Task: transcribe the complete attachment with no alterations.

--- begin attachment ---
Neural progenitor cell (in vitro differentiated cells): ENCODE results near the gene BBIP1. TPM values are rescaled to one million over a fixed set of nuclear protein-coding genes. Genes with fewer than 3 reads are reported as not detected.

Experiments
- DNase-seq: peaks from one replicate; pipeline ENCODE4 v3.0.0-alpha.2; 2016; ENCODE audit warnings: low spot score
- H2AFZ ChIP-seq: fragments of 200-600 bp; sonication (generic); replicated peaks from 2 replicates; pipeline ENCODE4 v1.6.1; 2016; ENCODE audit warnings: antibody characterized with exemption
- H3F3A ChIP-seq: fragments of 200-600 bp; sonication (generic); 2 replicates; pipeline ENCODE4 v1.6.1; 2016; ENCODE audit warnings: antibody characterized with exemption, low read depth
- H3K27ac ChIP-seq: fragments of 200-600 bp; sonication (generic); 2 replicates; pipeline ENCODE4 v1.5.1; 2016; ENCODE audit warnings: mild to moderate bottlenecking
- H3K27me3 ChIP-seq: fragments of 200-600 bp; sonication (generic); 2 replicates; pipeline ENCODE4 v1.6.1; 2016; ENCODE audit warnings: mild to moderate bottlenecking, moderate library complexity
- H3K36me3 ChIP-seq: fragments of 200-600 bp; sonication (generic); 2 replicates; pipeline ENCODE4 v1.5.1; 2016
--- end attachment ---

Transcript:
Neural progenitor cell (in vitro differentiated cells): ENCODE results near the gene BBIP1. TPM values are rescaled to one million over a fixed set of nuclear protein-coding genes. Genes with fewer than 3 reads are reported as not detected.

Experiments
- DNase-seq: peaks from one replicate; pipeline ENCODE4 v3.0.0-alpha.2; 2016; ENCODE audit warnings: low spot score
- H2AFZ ChIP-seq: fragments of 200-600 bp; sonication (generic); replicated peaks from 2 replicates; pipeline ENCODE4 v1.6.1; 2016; ENCODE audit warnings: antibody characterized with exemption
- H3F3A ChIP-seq: fragments of 200-600 bp; sonication (generic); 2 replicates; pipeline ENCODE4 v1.6.1; 2016; ENCODE audit warnings: antibody characterized with exemption, low read depth
- H3K27ac ChIP-seq: fragments of 200-600 bp; sonication (generic); 2 replicates; pipeline ENCODE4 v1.5.1; 2016; ENCODE audit warnings: mild to moderate bottlenecking
- H3K27me3 ChIP-seq: fragments of 200-600 bp; sonication (generic); 2 replicates; pipeline ENCODE4 v1.6.1; 2016; ENCODE audit warnings: mild to moderate bottlenecking, moderate library complexity
- H3K36me3 ChIP-seq: fragments of 200-600 bp; sonication (generic); 2 replicates; pipeline ENCODE4 v1.5.1; 2016